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English Touring Theatre are delighted to be hosting The Loumgair Collective: Progression in the Arts-The Class Ceiling on the 2nd October 2017.


“It is more and more likely that people without money will just not be able to follow careers in the arts.” - Hadrian Garrard (The Guardian)


We at LOUMGAIR are trying to create change, but we need your help! We think the barriers that artists from lower-income and working-class backgrounds face when pursuing careers in the arts are getting tougher, so we’re going to figure out what to do about it.

We’re hosting a friendly discussion at English Touring Theatre on Monday 2nd October, and we’d love artists across all disciplines to come along and tell us about your experiences, the difficulties and challenges that you face, and discuss the issues that are stopping you from achieving tangible career progression.

What barriers might be hindering you from progressing your career?

What are the biggest difficulties you face as an artist?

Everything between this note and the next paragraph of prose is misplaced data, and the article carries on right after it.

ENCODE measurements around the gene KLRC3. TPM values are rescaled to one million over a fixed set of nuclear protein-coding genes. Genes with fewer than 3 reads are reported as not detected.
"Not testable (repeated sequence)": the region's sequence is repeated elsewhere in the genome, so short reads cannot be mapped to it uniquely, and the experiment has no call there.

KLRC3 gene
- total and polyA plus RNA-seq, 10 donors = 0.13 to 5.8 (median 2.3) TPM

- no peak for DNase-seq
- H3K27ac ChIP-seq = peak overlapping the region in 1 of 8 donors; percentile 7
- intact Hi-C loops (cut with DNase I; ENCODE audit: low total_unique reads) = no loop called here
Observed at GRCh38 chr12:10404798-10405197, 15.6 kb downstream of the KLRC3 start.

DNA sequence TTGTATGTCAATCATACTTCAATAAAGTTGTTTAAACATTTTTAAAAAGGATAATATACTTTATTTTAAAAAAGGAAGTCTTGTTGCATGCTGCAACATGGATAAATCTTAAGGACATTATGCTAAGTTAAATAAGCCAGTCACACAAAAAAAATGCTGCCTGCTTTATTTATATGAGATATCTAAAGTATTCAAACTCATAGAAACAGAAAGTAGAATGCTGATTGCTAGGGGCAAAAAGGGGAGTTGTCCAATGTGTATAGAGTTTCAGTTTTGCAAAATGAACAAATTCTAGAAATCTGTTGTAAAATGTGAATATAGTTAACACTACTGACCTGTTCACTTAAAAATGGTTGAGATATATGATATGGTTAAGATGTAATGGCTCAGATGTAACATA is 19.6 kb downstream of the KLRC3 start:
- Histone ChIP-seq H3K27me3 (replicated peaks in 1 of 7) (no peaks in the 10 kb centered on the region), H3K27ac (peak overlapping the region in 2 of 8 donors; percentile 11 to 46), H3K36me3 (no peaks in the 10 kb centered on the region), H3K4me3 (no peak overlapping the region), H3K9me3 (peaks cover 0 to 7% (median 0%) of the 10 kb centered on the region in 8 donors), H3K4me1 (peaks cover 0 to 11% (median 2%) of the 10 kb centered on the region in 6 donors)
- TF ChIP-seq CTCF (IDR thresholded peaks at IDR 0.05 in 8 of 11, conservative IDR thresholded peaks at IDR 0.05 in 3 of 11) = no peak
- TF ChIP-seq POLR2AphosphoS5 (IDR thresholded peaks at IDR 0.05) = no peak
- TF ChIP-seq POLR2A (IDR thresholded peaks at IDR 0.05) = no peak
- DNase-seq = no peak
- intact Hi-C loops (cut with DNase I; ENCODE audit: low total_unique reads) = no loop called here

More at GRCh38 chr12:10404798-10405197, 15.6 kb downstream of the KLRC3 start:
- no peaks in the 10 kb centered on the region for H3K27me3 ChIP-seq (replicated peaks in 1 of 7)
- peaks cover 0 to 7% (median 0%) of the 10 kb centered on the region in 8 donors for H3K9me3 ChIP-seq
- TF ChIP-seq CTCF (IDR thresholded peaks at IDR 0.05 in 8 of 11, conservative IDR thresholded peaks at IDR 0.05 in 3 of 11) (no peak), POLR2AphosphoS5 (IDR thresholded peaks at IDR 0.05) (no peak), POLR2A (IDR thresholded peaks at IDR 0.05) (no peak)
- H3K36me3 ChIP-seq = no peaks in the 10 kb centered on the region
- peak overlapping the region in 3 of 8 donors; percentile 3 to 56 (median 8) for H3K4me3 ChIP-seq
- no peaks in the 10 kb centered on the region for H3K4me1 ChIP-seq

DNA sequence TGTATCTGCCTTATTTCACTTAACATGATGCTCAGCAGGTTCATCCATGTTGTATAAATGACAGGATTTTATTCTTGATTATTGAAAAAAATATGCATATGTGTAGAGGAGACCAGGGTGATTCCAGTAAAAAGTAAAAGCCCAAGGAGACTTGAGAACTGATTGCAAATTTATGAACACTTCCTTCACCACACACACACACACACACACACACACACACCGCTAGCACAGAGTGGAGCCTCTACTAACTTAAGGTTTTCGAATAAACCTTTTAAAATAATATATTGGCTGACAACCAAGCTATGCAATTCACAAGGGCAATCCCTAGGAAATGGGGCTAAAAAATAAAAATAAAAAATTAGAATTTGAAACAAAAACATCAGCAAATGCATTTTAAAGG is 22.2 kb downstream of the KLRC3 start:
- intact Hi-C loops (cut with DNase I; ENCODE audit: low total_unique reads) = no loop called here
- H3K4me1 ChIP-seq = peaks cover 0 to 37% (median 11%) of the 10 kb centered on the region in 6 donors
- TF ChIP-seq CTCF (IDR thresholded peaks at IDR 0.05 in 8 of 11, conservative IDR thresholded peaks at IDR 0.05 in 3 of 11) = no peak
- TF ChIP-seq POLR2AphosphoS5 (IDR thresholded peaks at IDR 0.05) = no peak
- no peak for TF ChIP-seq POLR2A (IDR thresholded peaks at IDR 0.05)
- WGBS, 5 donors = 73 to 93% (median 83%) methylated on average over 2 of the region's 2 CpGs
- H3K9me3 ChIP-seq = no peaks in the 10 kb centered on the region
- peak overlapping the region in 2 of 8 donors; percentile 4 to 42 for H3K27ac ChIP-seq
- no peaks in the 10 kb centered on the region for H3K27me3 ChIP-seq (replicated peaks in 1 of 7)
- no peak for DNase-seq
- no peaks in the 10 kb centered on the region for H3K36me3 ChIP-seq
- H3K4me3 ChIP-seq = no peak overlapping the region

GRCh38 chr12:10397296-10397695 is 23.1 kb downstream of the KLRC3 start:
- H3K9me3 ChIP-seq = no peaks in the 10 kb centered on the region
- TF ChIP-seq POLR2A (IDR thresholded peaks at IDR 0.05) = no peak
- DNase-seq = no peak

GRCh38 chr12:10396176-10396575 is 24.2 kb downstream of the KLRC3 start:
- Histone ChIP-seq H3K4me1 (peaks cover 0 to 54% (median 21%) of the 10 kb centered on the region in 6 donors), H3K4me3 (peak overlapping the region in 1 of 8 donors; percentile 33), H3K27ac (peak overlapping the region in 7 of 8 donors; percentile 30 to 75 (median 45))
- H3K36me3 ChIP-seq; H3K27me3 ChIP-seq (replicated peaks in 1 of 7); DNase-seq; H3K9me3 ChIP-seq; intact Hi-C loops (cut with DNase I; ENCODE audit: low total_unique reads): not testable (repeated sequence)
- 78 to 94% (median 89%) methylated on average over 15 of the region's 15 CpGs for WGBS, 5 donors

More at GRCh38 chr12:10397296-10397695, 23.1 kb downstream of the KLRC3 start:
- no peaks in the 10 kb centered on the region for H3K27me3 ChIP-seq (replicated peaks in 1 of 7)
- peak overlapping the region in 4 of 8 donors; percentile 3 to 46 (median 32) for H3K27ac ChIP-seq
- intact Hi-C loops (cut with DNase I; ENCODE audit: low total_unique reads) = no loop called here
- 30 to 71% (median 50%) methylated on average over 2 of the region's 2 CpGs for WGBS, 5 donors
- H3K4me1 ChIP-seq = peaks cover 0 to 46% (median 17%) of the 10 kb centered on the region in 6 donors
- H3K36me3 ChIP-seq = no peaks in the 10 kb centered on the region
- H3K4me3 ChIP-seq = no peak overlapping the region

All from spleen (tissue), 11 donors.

Where do you think the problems lie for disadvantaged artists?

What do you think can be done to facilitate progression for working-class artists?

Come and help us put the world to rights. Artists of all disciplines are welcome, so if you’re working-class or from a lower-income background, feel like you’re at a disadvantage in the industry, or just want to join our cause and help create equal opportunity, come spend some time with a big-hearted, working-class Northerner to start making ferocious change.

Much love,
David Loumgair and The LOUMGAIR Collective x                                                        


Monday 2nd October, 6 - 7:30pm                                       

English Touring Theatre
25 Short Street

To sign up to this event and book your ticket please follow this link.


LOUMGAIR is an artistic collective who create, commission, develop and produce breath-taking new work across multiple art forms with artists from working-class and lower income backgrounds.

We were founded with the aim of creating greater access and opportunity for artists from working-class backgrounds, due to the clear issues with progression which threaten them from forging lasting careers in the arts.

We partner with leading arts organisations and universities to undertake research into what it means to be working-class in the 21st century, alongside the barriers facing working-class artists in our current climate. We then work with these organisations to find innovative ways of combatting the barriers we uncover, implementing responsive support and opportunities through our DUTY OF CARE programme.‚Äč

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